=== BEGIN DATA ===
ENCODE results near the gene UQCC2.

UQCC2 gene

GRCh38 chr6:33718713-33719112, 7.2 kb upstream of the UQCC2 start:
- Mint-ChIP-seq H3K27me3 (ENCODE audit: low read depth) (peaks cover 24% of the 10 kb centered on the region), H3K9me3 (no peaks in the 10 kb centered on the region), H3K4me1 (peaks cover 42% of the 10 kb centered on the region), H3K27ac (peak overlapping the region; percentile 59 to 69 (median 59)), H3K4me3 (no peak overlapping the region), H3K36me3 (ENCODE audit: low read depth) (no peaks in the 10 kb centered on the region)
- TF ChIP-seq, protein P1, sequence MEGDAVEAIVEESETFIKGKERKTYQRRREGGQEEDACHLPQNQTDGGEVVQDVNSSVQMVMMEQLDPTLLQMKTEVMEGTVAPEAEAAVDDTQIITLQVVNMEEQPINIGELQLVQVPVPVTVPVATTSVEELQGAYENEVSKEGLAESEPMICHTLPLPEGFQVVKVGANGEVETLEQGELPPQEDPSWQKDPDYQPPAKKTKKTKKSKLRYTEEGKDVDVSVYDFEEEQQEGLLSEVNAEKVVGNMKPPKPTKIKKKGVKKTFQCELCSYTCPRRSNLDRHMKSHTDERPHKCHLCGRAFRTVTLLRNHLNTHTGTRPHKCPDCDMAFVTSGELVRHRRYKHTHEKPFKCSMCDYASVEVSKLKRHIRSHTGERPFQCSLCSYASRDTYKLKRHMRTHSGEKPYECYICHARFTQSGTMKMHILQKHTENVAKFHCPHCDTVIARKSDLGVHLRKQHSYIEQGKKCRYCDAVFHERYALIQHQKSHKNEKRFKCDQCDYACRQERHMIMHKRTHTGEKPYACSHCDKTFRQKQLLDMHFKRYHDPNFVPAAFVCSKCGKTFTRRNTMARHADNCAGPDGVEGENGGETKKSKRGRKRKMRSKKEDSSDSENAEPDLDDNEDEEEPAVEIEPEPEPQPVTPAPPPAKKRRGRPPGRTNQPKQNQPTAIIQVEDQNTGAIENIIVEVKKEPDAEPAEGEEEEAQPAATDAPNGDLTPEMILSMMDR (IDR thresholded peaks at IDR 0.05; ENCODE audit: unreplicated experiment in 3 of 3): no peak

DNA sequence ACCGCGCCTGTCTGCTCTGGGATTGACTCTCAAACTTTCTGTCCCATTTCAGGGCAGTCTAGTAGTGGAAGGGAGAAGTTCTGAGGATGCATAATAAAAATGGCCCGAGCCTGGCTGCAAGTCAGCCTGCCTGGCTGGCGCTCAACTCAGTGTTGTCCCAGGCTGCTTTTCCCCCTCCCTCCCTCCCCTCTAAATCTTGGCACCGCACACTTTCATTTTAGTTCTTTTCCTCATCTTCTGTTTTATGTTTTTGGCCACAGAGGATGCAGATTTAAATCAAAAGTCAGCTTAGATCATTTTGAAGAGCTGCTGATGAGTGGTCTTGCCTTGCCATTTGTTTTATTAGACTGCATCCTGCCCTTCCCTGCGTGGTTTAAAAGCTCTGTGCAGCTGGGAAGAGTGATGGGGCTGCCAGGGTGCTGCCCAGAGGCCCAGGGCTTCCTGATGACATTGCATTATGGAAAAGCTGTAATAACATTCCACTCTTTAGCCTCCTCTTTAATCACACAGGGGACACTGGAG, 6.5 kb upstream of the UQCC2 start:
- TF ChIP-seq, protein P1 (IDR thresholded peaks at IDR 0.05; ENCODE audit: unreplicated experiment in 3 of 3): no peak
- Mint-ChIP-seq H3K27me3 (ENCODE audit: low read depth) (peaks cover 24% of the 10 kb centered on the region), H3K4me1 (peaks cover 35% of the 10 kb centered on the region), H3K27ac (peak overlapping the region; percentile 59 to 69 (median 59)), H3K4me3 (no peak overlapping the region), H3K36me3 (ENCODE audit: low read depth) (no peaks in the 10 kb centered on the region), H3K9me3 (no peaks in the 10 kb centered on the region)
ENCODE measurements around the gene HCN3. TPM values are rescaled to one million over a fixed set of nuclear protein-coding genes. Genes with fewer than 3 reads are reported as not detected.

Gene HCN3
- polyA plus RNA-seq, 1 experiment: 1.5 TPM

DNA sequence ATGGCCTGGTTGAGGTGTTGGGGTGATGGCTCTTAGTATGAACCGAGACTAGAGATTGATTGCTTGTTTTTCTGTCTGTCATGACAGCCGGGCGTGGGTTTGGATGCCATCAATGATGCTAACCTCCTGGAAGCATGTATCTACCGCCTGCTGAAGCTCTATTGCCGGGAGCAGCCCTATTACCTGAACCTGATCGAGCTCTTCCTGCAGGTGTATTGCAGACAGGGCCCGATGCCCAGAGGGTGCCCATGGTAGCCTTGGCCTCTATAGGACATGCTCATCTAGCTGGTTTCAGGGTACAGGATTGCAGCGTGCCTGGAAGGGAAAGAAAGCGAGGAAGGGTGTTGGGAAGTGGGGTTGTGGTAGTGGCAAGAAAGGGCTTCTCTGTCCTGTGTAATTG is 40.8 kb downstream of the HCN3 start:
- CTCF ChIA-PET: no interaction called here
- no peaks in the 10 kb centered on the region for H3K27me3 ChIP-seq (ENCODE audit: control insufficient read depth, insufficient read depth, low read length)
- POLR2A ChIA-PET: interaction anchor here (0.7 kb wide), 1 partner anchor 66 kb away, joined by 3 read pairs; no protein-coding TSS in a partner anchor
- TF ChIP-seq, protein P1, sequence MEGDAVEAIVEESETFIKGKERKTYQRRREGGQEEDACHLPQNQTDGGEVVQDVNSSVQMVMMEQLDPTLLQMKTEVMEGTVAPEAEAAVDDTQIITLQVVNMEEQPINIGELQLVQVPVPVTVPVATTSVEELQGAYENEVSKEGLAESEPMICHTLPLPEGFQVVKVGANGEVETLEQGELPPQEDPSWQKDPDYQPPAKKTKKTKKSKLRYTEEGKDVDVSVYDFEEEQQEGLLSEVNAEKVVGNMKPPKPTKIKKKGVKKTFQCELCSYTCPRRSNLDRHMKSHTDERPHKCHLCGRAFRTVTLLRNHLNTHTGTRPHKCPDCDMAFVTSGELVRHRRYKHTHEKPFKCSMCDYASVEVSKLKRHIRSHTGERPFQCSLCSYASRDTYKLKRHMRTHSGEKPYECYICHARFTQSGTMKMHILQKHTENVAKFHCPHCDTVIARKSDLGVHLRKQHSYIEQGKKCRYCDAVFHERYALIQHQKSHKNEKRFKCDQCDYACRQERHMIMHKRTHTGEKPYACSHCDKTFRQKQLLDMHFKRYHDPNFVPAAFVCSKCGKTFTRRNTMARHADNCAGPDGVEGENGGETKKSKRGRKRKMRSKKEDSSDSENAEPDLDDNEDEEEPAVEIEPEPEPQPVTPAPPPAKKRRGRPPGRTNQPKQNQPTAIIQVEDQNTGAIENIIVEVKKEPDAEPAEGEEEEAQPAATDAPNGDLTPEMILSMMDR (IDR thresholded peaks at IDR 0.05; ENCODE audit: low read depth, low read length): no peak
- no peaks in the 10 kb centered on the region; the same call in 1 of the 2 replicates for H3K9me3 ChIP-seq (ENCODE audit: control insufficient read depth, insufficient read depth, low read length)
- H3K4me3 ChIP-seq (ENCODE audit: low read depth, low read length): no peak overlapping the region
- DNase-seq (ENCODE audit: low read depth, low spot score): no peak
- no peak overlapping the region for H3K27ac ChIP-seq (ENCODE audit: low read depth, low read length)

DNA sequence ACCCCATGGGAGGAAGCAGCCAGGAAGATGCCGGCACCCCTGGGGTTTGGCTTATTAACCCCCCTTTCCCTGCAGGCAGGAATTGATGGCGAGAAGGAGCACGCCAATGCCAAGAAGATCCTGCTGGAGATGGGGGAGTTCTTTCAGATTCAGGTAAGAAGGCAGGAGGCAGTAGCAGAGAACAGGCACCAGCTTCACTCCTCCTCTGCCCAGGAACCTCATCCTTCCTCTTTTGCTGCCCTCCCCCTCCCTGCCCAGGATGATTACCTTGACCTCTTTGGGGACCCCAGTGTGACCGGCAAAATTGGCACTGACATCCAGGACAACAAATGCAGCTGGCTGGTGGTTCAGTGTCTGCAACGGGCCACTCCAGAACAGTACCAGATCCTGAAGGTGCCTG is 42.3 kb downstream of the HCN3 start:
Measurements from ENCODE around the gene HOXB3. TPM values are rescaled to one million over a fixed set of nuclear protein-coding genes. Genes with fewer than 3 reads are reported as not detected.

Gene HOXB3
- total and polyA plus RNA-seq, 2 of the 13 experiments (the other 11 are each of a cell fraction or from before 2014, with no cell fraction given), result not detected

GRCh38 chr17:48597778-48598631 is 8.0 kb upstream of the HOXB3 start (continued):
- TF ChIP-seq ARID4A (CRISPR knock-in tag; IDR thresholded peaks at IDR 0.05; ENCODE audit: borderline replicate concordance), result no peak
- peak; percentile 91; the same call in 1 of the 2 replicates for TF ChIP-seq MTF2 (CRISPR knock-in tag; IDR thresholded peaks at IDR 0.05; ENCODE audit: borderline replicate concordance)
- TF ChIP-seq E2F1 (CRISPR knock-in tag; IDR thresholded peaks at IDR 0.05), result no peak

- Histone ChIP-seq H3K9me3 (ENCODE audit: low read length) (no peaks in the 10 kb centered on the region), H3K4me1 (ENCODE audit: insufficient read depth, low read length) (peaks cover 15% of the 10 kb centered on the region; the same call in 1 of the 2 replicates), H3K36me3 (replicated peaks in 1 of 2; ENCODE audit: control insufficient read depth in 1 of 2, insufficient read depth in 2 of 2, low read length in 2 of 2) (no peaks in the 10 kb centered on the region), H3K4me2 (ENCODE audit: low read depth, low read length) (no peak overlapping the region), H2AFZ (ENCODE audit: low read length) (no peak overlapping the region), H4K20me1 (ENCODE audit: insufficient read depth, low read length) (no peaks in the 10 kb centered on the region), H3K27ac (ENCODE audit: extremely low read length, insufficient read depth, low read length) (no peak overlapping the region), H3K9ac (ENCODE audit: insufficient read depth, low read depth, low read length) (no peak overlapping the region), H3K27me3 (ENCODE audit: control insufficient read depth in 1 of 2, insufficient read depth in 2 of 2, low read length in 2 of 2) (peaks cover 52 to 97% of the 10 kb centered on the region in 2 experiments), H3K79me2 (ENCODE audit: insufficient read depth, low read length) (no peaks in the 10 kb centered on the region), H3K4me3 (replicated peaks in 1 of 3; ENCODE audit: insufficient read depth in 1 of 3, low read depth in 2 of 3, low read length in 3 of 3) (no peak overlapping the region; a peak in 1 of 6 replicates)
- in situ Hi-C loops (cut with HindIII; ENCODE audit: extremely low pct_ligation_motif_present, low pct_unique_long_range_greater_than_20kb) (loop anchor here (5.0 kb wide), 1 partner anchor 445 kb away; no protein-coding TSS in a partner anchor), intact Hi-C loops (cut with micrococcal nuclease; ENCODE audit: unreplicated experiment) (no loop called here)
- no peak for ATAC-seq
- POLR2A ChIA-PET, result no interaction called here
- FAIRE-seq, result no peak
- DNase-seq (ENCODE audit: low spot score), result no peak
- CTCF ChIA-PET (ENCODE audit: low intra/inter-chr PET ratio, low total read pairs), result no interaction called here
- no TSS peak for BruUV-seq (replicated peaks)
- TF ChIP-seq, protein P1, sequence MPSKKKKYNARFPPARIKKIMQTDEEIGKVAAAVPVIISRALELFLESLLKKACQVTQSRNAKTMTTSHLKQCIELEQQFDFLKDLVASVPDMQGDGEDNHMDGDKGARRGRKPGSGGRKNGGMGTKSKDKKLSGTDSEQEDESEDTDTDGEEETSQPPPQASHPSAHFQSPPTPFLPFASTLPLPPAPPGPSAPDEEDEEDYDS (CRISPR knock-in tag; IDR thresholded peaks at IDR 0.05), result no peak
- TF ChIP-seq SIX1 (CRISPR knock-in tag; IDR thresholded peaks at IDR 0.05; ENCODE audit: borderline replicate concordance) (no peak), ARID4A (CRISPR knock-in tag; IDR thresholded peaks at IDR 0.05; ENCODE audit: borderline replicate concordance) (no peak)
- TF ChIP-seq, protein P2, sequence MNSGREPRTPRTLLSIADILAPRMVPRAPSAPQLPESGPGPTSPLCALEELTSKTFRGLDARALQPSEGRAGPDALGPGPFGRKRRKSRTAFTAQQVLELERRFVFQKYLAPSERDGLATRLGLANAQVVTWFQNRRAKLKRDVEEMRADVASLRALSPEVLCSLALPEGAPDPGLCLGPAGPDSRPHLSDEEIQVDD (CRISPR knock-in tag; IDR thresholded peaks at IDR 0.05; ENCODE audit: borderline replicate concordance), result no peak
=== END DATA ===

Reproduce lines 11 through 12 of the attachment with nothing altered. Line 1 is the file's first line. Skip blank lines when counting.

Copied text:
- polyA plus RNA-seq, 1 experiment: 1.5 TPM

DNA sequence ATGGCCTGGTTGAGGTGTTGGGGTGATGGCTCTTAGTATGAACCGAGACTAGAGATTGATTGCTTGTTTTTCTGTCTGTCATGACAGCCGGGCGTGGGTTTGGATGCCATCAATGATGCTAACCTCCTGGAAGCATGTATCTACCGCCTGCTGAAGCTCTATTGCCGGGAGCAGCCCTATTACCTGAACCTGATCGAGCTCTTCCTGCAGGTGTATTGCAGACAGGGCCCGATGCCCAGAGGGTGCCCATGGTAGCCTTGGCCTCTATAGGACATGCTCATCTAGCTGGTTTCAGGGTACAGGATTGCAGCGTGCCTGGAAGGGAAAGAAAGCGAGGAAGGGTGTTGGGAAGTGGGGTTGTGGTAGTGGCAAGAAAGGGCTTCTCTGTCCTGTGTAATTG is 40.8 kb downstream of the HCN3 start: